As usual, interest in companies’ plans to prioritize between dividends, buybacks, de-leveraging their balance sheet, investing in the legacy business or new energy alternatives was central. Shareholder distributions attracted the most attention from the analyst community (as they did last quarter), accounting for 13% of the total.
Improved market conditions, earnings and cash flows changed the tone of the usual flurry of financial questions – 62% of the total in this round of calls. As usual, interest in companies’ plans to prioritize between dividends, buybacks, de-leveraging their balance sheet, investing in the legacy business or new energy alternatives was central. Shareholder distributions attracted the most attention from the analyst community (as they did last quarter), accounting for 13% of the total. Analysts recognized that companies with a flexible dividend strategy were already providing high yields and probed to find out if they intend to increase the dividend or shift to buybacks and defer dividend increases. In contrast, companies that kept their dividends flat were questioned on the attractiveness of their dividend and whether they intend to prioritize growing their EPS as they start with their share buyback program.
Cash flows that aren’t returned to shareholders or used to reduce debt are put back into the business and as is customary for this time of year, capital spending plans were in focus. Given market conditions and uncertainties about the long-term future of oil and gas, short-cycle spend was an obvious source of curiosity. The amount of capital allocated to and returns from petroleum alternatives continues to remain an important topic. Inflation continues to be the dominant macroeconomic theme, and analysts probed to understand what cost pressures companies were seeing in their portfolios and, more importantly, their ability to offset them. Expect this theme to continue.
Gas prices impact refining costs for heavy oil, and analysts were keen to get a view of how gas market conditions affected downstream margins. More generally, analysts continued to ask companies for their perspectives on current demand recovery and the path forward and its potential impact on margin recovery in 2022. In the LNG business, analysts had several questions on factors that led to high earnings – how much was market-driven vs. factors internal to the company such as contract renegotiation – and the ability to sustain earnings in upcoming quarters.
We live in an era in which oil and gas majors’ strategic decisions have the potential to have existential implications, and the number of questions analysts ask about various strategic options gives us valuable clues about where they think the industry is headed and where it should go. Analysts asked 18 questions about alternative energy businesses, 7 questions about the LNG market, 4 questions about onshore US activities and not a single question about deep-water offshore fields. Analysts raised a point on linkage between the outcome of COP26 and companies’ energy transition strategies. Analysts wanted to understand whether companies that have already announced emissions reduction commitments would be competitively disadvantaged against those that haven’t made any commitments if COP26 fails to reach a meaningful agreement. Some companies were even questioned on how much they were themselves driving their new energy business vs. their dependence on their partners and suitable technologies to drive growth of their new energy business. We should expect these types of questions to continue for as long as there is focus on decarbonization.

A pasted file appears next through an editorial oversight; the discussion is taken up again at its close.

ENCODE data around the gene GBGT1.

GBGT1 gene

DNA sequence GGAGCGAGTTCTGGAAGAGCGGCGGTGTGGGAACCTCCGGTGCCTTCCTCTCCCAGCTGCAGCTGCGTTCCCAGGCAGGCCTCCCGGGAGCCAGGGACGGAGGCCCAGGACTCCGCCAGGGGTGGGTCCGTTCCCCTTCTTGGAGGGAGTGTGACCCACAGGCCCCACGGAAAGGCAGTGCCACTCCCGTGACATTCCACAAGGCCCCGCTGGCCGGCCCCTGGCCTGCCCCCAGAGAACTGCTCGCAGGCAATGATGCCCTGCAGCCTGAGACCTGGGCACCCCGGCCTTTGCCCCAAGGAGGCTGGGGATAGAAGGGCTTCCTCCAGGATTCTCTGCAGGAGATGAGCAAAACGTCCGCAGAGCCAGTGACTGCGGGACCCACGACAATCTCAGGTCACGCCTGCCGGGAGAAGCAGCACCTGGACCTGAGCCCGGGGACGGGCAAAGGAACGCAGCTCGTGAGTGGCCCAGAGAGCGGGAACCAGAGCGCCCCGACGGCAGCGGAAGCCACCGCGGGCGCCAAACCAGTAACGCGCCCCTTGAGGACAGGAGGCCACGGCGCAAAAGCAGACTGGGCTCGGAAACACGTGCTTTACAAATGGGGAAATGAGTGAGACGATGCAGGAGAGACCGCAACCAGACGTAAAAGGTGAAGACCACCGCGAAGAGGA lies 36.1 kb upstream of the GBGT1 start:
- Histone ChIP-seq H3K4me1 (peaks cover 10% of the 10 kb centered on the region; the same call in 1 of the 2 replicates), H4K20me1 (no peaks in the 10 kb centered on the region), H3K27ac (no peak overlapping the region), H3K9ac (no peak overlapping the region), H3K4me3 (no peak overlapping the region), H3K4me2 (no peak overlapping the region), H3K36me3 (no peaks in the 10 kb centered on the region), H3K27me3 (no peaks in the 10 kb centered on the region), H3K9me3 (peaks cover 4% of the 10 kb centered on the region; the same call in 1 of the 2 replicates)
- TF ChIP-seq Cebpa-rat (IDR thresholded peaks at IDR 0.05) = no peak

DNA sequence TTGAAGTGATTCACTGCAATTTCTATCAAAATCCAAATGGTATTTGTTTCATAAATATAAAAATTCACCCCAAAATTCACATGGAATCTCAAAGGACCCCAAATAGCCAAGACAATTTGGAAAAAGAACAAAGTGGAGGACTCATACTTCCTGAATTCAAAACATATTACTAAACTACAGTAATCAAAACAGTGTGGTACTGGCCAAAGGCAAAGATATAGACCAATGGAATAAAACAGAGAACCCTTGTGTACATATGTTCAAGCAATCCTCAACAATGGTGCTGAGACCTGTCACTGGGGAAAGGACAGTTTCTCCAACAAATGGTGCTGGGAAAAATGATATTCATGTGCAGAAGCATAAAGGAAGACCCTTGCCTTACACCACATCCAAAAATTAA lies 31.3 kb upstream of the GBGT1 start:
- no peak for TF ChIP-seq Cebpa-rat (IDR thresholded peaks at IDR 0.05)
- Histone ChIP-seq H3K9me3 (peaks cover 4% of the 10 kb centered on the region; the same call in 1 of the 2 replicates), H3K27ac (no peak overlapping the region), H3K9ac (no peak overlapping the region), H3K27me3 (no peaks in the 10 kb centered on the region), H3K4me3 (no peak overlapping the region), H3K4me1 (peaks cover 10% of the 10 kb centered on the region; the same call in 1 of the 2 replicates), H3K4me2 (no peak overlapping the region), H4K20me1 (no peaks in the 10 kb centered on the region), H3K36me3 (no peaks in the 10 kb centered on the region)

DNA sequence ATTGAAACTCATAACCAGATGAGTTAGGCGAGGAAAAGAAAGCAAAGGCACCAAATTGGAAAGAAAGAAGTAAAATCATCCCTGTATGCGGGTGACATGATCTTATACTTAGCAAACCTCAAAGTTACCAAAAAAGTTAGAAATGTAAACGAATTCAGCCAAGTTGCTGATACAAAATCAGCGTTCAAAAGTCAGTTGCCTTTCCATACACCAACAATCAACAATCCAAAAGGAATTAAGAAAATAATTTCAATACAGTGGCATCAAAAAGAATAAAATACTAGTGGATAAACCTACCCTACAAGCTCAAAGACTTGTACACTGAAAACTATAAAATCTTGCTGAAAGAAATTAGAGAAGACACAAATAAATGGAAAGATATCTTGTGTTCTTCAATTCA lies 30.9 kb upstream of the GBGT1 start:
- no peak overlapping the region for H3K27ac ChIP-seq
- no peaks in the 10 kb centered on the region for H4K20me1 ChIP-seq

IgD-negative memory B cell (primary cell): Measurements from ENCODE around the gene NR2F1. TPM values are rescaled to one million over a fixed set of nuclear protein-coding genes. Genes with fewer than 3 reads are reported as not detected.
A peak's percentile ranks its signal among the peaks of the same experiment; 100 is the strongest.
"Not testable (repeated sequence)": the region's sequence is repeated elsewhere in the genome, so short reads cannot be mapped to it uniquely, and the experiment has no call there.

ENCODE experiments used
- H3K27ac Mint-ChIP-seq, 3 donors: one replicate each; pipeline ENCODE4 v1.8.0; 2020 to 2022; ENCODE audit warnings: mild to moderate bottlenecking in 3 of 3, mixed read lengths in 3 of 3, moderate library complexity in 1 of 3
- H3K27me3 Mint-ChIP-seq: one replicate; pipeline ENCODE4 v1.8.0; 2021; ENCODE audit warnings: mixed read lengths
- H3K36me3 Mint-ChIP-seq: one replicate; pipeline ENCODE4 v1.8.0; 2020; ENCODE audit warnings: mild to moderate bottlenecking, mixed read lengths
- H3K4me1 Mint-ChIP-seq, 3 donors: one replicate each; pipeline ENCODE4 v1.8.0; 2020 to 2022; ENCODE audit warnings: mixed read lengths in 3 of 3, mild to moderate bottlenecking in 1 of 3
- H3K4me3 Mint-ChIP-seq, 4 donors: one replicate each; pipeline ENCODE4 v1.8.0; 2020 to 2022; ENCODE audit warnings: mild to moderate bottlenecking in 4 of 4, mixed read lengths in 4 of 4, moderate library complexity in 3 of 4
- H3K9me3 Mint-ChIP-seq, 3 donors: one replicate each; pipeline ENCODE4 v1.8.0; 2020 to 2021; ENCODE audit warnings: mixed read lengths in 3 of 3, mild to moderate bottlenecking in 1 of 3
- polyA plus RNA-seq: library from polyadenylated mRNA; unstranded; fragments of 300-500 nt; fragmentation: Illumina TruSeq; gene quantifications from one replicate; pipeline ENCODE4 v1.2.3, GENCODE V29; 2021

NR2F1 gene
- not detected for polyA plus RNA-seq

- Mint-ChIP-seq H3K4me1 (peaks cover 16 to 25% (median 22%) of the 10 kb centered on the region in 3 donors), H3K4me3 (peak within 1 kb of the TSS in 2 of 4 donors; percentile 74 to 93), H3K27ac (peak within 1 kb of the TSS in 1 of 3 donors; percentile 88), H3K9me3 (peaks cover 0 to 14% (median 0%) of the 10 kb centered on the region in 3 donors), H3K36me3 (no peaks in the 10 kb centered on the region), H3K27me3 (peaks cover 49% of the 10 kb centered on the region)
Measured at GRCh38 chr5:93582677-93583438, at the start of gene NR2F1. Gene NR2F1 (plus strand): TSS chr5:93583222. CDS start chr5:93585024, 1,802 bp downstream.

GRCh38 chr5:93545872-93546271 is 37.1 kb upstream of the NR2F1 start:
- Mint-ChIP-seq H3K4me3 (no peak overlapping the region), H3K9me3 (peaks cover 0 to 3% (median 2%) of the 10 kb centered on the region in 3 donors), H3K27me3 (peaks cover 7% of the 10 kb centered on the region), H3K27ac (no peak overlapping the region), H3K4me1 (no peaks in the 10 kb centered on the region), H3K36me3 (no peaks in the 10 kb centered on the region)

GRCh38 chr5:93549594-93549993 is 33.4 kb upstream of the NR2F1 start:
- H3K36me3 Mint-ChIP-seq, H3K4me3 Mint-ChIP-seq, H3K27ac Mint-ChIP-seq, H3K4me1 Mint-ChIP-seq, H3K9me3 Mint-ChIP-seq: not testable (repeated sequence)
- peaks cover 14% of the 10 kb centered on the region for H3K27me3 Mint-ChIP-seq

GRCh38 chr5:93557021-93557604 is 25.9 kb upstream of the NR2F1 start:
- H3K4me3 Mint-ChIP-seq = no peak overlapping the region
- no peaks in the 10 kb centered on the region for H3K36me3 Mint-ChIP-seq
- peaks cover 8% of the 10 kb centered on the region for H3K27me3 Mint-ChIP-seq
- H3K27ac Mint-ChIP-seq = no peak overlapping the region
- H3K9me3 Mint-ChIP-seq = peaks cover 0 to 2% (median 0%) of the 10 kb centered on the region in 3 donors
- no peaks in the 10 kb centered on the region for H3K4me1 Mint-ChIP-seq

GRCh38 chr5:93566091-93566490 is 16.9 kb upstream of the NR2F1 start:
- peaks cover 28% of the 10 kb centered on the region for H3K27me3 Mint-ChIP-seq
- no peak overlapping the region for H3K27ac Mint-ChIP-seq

Operational matters, as usual, took a back seat. Major project updates, production outlooks and the performance of US onshore projects accounted for over half of analysts’ questions. Analysts had significant interest in the Permian Basin and whether companies had any plans to accelerate activity levels in the Permian and other short-cycle plays. Analysts also indicated concern around companies’ shrinking upstream business and its likely impact on companies’ production outlook.
Looking at the remainder of this year, oil prices should continue to be supported by lean inventories. Europe went into the heating season with gas inventories below levels of recent years, and LNG markets are likely to remain tight. All of this means that companies will have good choices to make when it comes to how to use cash. Decarbonization strategy, alternative energy projects and the use of capital to support the legacy business will continue to remain focus areas for equity analysts.
Scope, limitations and methodology
The purpose of this review is to examine the key themes arising from the questions asked by analysts during the Q3 2021 earnings reporting season among 10 global oil and gas companies. The identification of the top 3 themes is based solely on an examination of the transcripts of the earnings conference calls. For this analysis, the following companies were included:
- bp plc
- Chevron Corporation
- Eni SpA
- Equinor ASA
- Exxon Mobil Corporation
- Repsol SA
- Royal Dutch Shell plc
- Suncor Energy Inc
- TotalEnergies SE
Financial questions continued to attract most attention of the analyst community with major focus on companies’ dividend and buyback strategy and prioritization of cash flows. With growing shareholder activism, questions on decarbonization strategy and investment in alternative energy continued to remain important.